As Nazi tanks crossed into Poland in 1939, an American senator declared: “Lord, if only I could have talked to Hitler, all of this might have been avoided.” We have an obligation to call this what it is – the false comfort of appeasement, which has been repeatedly discredited by history. ~George W. Bush

By “repeatedly,” Bush means once in 1939, but it is the one and only time that counts.  Had there been a few more “appeasers” (i.e., cooler heads) during the July crisis, the world might not have been plunged into the inferno for half a century and more.  Most who think about it will acknowledge that the two world wars were to some extent two parts of a long, interrupted conflict.  Interventionists constantly talk about how this conflict resumed in the 1930s, but they rarely talk about how it began, because every instinct that they champion in international relations was shown to lead to unnecessary, unprecedented slaughter in 1914.    

Does Krauthammer know that Bush is stealing his favourite appeasement anecdote?  Sen. Borah must be the most-cited representative from the state of Idaho in the history of the state.  The quoted line is a silly one, since quite a few people “talked to Hitler” and could not dissuade him.  If security guarantees from two of the most powerful states in the world could not dissuade him (because the guarantees did not seem credible), talking wouldn’t, either.  But this episode does not teach the lesson that Mr. Bush thinks it does.  It does not show that negotiating with despotic regimes is always and everywhere unwise or undesirable.  It is sometimes unwise and undesirable, and the difference between the prudent statesman and the blundering jingoist is the ability to discern which is which.  Kennedy going to Vienna was a blunder, not because having summits with the Soviet premier was inherently stupid or dangerous, but because Kennedy seemed to demonstrate in Krushchev’s eyes a certain weakness that could be exploited, which he tried to exploit with the Missile Crisis.  How one engages with hostile states matters far more than whether one engages with them.  Making a fetish out of non-engagement, Mr. Bush has typically mistaken refusing to talk with a sign of strength, and so necessarily takes any indication of engagement as proof of weakness and “appeasement,” which shows how shallow and absurd this entire ideology of resolve vs. appeasement is.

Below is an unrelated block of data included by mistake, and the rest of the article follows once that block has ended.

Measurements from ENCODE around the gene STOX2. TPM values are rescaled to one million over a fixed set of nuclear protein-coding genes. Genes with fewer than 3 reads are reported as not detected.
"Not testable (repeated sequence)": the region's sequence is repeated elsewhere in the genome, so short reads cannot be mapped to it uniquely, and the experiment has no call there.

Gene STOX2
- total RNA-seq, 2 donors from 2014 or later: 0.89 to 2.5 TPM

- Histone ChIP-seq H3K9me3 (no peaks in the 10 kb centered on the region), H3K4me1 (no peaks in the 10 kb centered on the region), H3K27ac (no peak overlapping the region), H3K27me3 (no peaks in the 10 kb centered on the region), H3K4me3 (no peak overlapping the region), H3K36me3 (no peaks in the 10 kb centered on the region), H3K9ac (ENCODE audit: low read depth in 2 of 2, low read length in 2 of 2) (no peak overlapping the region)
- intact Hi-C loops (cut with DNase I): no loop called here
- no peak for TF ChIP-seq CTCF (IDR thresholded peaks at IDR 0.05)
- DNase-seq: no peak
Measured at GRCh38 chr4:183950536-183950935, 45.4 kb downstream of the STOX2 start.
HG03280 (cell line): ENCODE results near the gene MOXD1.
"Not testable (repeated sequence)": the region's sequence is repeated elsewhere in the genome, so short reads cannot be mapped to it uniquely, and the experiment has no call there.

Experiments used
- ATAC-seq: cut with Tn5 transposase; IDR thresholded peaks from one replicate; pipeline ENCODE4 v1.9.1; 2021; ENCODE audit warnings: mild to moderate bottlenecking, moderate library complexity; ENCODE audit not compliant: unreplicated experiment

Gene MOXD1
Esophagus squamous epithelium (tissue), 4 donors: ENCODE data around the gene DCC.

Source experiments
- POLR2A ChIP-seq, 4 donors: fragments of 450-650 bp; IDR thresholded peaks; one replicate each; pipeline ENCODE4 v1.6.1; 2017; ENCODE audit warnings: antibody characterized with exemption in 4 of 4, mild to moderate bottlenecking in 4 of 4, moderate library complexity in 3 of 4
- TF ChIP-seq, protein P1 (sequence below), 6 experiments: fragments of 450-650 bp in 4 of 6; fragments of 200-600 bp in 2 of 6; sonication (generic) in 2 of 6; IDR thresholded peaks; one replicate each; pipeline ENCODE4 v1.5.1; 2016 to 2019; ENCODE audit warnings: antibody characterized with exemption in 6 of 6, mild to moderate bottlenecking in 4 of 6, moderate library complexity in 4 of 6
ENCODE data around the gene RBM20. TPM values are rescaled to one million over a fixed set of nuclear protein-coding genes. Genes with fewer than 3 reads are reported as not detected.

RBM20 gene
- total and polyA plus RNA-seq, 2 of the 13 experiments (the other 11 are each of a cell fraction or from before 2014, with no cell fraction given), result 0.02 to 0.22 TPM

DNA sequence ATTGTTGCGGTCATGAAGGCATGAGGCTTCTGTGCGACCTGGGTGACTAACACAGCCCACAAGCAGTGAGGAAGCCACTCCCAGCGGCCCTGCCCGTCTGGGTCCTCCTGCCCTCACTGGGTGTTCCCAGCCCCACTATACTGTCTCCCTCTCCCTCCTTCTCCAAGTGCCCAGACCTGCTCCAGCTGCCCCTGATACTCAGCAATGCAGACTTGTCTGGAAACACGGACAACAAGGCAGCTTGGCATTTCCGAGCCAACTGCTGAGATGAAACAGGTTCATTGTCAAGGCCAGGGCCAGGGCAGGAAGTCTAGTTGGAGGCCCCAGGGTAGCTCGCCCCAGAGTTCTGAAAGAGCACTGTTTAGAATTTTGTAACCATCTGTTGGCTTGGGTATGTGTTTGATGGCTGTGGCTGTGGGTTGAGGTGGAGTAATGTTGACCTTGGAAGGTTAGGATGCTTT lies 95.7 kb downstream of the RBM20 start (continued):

While I find it strange that someone who ordered the illegal invasion of another country would so frequently invoke the example of the late 1930s, the lesson to learn from 1939 is that once you have made a security pact with a state that you have no real intention of keeping, and then effectively break that pact, all your other allies are sitting ducks.  No one will believe that you are going to fulfill your security guarantees in the future if you fail to do so once, so the guarantee will not deter an invasion, which means that you will feel compelled to embark on a war in which you can do nothing for the state whose security you have guaranteed, while compromising your security in the process.  The proper lessons from the late 1930s are these: don’t make security guarantees that you don’t need to make and that don’t serve your national interest, because you have to be willing to back up these guarantees when they are challenged.  The mistake that London and Paris made in these years was to act as if they were in a position to do something against Germany, and to make guarantees that many of them did not want and in any case could not keep had they wanted to do so.  Those, including Messrs. Bush, McCain and Obama, who wish to expand our military alliances to far-off places about which they know nothing are preparing the way for some future international crisis over a border dispute, whether real or staged, and certainly a President McCain will have the “no appeasement” mantra ringing in his ears as he insists that the peace of the world is worth defending a state in which the United States has no interest whatever.